Facebook has a problem: an infestation of undercover cops. Despite the social platform’s explicit rules that the use of fake profiles by anyone–police included–is a violation of terms of service, the issue proliferates. While the scope is difficult to measure, EFF has identified scores of agencies who maintain policies that explicitly flaunt these rules.
Amid a plummeting share price, Facebook Inc. wants panicked investors to believe Europe’s strict General Data Protection Regulation is to blame for fewer people using the social network in the region. EU lawmakers disagree.
The new law came into force on May 25 and forced companies that hold data on EU citizens to obtain “unambiguous” consent to collect personal information. Facebook knows a lot about what people are interested in, and makes that audience easily available to advertisers. That’s fueled rapid revenue growth, billions of dollars in profit, and a surging stock price in recent years.
More than $100 billion of those market gains were wiped out Thursday after Facebook reported sales and user growth numbers that disappointed Wall Street. The company lost about 1 million of European monthly active users in the second quarter, leaving it with 376 million. Daily users fell more. Chief Financial Officer David Wehner blamed the decline on the GDPR roll out.
“We saw the declines that we anticipated from GDPR,” he said. “And I would say there, really, those impacts were purely due to the GDPR impact, not other engagement trends.”
What’s the difference between paying for fake followers and selling bots that use stolen identities?
There is no difference because they are both embarrassments. Actually, selling bots with stolen identities as fake followers is also a crime.
That’s what New York’s attorney general says after opening an investigation based on an expose by the New York Times. The newspaper disclosed that social media users buy fake followers — bots using real identities — to raise their public profile.
A senior German conservative has warned Facebook it could face fines if it fails to act faster to tackle online hate speech, and he said the government could propose legislative measures in the new year.
Speaking at a party conference of Chancellor Angela Merkel’s Christian Democrats (CDU) in Essen, western Germany, Volker Kauder suggested politicians were running out of patience with efforts by social media providers to crack down on hate speech.
“I expect from big companies like Facebook that they adhere to laws. If they are not respected than we must think about new possibilities, fines for example,” he said.
- Merkel ally threatens Facebook with fines over online hate speech (blacklistednews.com)
- Angela Merkel is suddenly in favor of a Burqa ban (hotair.com)
- German prosecutors probe claims of Facebook hate and violence incitement in hundreds of cases (businessinsider.com)
- Fake news has gotten so bad Obama had to weigh in (mashable.com)
- Germany probes Mark Zuckerberg over Facebook’s ‘failure to remove Nazi-themed content’ (telegraph.co.uk)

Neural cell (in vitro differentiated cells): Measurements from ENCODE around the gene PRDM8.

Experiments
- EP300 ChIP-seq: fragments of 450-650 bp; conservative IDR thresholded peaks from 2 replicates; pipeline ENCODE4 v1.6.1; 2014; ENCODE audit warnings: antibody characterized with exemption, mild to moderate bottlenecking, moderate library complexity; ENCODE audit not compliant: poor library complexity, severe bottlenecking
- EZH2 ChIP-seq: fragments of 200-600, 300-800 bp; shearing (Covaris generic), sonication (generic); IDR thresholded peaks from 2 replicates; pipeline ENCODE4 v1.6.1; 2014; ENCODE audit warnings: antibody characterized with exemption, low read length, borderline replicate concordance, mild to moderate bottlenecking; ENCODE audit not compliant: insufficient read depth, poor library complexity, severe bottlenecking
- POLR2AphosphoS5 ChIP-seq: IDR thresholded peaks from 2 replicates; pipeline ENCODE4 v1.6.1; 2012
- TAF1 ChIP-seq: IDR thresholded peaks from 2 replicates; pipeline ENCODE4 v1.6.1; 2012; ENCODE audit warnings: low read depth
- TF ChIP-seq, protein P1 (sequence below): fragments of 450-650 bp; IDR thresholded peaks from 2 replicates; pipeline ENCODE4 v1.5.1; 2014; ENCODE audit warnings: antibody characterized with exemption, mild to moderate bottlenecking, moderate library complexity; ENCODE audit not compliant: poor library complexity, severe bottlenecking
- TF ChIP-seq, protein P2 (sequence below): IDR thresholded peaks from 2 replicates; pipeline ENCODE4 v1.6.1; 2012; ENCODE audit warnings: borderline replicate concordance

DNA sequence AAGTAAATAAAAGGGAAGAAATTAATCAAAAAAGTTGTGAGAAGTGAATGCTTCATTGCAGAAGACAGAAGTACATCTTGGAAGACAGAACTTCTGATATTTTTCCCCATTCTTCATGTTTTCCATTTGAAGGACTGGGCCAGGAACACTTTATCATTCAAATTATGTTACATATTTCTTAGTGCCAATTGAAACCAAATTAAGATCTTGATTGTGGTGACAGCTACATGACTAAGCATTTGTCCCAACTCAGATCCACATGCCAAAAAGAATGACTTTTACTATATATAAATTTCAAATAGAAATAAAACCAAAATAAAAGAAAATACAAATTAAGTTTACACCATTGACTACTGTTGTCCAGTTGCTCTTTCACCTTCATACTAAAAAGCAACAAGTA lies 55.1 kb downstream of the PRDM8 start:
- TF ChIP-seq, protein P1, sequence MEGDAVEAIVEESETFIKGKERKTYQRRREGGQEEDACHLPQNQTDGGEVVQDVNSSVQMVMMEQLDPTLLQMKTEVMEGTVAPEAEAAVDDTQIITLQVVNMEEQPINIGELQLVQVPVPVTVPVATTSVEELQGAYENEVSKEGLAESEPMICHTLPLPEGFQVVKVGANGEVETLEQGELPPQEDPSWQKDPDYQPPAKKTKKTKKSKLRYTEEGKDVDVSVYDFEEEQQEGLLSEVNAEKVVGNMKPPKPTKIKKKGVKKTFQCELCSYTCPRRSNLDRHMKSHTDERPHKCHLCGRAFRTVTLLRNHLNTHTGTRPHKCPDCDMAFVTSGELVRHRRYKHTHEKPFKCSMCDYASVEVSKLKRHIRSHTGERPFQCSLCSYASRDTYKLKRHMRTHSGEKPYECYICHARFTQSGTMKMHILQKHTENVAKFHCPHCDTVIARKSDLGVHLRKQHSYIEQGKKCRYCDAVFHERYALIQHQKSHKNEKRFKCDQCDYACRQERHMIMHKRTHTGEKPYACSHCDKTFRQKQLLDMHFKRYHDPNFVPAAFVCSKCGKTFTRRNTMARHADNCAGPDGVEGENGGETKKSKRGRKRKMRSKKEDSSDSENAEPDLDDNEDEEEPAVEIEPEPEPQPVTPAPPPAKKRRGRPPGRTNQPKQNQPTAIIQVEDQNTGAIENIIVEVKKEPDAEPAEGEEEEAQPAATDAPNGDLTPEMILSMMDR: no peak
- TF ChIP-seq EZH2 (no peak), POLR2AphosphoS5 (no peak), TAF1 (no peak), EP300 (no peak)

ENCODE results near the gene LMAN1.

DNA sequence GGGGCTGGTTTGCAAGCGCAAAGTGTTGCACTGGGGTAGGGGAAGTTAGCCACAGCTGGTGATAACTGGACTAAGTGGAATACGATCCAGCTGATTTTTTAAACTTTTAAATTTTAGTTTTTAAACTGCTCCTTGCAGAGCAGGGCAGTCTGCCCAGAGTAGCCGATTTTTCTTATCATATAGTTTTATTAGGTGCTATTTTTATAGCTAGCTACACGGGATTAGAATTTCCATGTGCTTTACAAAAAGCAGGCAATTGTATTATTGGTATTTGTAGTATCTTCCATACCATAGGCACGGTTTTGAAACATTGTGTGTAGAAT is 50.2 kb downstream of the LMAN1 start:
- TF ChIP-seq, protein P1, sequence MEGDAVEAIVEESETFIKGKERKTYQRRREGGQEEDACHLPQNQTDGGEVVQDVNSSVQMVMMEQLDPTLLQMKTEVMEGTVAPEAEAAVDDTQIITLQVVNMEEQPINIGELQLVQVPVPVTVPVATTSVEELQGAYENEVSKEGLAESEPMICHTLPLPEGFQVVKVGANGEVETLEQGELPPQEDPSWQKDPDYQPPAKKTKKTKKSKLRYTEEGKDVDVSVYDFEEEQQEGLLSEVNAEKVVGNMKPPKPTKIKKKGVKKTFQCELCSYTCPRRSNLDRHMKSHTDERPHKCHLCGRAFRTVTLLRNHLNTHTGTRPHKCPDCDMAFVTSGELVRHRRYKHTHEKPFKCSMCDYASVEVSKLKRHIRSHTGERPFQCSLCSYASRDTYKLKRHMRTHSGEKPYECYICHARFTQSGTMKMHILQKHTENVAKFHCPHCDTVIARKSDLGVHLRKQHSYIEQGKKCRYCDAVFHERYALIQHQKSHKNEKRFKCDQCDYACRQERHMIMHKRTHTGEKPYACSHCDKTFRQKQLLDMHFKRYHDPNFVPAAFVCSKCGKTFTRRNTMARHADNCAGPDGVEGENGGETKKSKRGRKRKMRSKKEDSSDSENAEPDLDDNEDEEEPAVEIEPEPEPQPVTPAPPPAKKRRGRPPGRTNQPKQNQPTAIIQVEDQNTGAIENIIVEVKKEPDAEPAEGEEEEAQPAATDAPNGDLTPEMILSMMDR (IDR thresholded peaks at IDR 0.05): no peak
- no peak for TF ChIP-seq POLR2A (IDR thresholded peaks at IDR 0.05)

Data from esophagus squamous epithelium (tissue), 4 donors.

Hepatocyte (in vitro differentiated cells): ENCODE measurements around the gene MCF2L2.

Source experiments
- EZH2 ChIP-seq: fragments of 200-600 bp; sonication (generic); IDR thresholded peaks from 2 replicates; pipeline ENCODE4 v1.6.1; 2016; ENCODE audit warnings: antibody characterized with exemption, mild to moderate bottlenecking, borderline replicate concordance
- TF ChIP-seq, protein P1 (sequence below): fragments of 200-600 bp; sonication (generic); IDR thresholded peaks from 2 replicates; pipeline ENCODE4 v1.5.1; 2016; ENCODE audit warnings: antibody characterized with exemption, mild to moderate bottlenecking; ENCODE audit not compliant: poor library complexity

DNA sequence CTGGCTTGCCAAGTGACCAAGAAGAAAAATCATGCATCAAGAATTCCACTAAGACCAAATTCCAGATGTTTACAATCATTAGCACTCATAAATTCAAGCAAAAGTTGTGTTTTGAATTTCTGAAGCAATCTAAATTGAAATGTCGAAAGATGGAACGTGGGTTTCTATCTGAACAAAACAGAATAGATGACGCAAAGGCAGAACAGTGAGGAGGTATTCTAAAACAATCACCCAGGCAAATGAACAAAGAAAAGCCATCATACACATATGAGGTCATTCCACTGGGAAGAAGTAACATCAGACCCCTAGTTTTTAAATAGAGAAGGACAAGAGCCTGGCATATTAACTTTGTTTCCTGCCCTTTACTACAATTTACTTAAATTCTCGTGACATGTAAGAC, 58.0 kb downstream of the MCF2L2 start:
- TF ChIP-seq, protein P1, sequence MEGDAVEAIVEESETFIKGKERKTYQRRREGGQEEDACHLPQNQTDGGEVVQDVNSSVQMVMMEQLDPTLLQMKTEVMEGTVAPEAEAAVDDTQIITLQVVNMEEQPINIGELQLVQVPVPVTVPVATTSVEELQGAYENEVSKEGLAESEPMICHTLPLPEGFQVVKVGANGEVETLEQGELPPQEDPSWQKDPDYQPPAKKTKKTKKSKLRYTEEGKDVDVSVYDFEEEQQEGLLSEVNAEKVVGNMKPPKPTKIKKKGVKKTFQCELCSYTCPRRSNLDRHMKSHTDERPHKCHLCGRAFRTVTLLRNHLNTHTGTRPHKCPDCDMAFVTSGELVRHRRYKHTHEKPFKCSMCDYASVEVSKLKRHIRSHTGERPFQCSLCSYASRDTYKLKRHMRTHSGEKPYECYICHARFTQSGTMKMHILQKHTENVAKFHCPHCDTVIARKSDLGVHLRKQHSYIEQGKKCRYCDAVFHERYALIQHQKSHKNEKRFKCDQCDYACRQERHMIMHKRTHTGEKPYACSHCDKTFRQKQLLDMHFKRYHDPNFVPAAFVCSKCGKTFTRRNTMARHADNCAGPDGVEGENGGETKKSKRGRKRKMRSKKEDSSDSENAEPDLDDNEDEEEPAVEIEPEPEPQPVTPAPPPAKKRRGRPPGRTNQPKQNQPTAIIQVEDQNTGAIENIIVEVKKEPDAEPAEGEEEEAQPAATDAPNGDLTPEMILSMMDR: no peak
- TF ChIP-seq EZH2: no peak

By: Lynn La
THE GOOD Google Allo is available on both Android and iOS, and features a digital Assistant that fetches information for you in a conversational way. Its Incognito Mode erases conversations and has end-to-end encryption.
THE BAD Allo doesn’t integrate video calling, and it doesn’t have as many features as its competitors, like baked-in GIF support or control over read receipts.
THE BOTTOM LINE It’s not a perfect communications app on Day 1, but the integrated, all-knowing Google Assistant bot sets Allo apart from the messaging competition.
Visit manufacturer site for details.
- Incognito Chats in Google Allo Have Snapchat-Like Expiring Messages (news.softpedia.com)
- Google Allo Features: Set to Enhance Messaging with Aplomb (megebyte.com)
- Major Difference Between WhatsApp and Google Allo Messaging app – Techgide : Technology and Blogging Guide (techgide.com)
- Google messaging app Duo has 10 million downloads, but its rank doesn’t show it (mobilesyrup.com)
- Google Allo APK for Android Download Latest Version | Google Allo App (techcyton.com)
By Nicole Black
It seems lawyers can’t escape social media, no matter how hard we try. As I’ve written about previously, social media is now being used as evidence in cases, lawyers are using it to research jurors, and people are being charged with crimes relating to their actions taken using social media. And once those individuals are convicted, many of them are placed on probation and their use of social media is often limited by the terms of their probation.
Of course, that gap in the Court’s analysis is a perfect example of the difficulties courts encounter when attempting to specify, limit, and define ever-changing concepts such as “social media” and “sites.” Because these concepts are constantly evolving, courts would be wise to draft broad, elastic definitions in their decisions that will withstand the test of time, lest their conclusions be rendered outdated as soon as the ink dries.